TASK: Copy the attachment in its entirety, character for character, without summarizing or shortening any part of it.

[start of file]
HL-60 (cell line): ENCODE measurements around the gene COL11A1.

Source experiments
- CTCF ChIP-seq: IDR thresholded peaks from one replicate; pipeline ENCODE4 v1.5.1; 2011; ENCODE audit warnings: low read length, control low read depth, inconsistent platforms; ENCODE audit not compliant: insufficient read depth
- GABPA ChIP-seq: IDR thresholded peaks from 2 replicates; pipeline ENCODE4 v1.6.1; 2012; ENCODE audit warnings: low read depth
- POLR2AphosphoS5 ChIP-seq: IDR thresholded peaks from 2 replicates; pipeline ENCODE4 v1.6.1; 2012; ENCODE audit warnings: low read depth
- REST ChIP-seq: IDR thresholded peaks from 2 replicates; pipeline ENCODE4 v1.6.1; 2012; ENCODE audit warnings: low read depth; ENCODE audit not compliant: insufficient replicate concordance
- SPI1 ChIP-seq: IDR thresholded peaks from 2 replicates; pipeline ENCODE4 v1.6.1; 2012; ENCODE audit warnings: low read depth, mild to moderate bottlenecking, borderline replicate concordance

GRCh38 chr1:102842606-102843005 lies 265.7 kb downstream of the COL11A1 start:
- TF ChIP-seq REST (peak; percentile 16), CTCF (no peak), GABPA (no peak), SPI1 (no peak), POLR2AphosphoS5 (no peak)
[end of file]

HL-60 (cell line): ENCODE measurements around the gene COL11A1.

Source experiments
- CTCF ChIP-seq: IDR thresholded peaks from one replicate; pipeline ENCODE4 v1.5.1; 2011; ENCODE audit warnings: low read length, control low read depth, inconsistent platforms; ENCODE audit not compliant: insufficient read depth
- GABPA ChIP-seq: IDR thresholded peaks from 2 replicates; pipeline ENCODE4 v1.6.1; 2012; ENCODE audit warnings: low read depth
- POLR2AphosphoS5 ChIP-seq: IDR thresholded peaks from 2 replicates; pipeline ENCODE4 v1.6.1; 2012; ENCODE audit warnings: low read depth
- REST ChIP-seq: IDR thresholded peaks from 2 replicates; pipeline ENCODE4 v1.6.1; 2012; ENCODE audit warnings: low read depth; ENCODE audit not compliant: insufficient replicate concordance
- SPI1 ChIP-seq: IDR thresholded peaks from 2 replicates; pipeline ENCODE4 v1.6.1; 2012; ENCODE audit warnings: low read depth, mild to moderate bottlenecking, borderline replicate concordance

GRCh38 chr1:102842606-102843005 lies 265.7 kb downstream of the COL11A1 start:
- TF ChIP-seq REST (peak; percentile 16), CTCF (no peak), GABPA (no peak), SPI1 (no peak), POLR2AphosphoS5 (no peak)